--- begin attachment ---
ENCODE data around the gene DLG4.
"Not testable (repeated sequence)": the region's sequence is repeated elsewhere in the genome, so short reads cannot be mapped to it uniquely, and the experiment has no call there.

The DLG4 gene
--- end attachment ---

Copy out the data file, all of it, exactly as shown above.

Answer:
ENCODE data around the gene DLG4.
"Not testable (repeated sequence)": the region's sequence is repeated elsewhere in the genome, so short reads cannot be mapped to it uniquely, and the experiment has no call there.

The DLG4 gene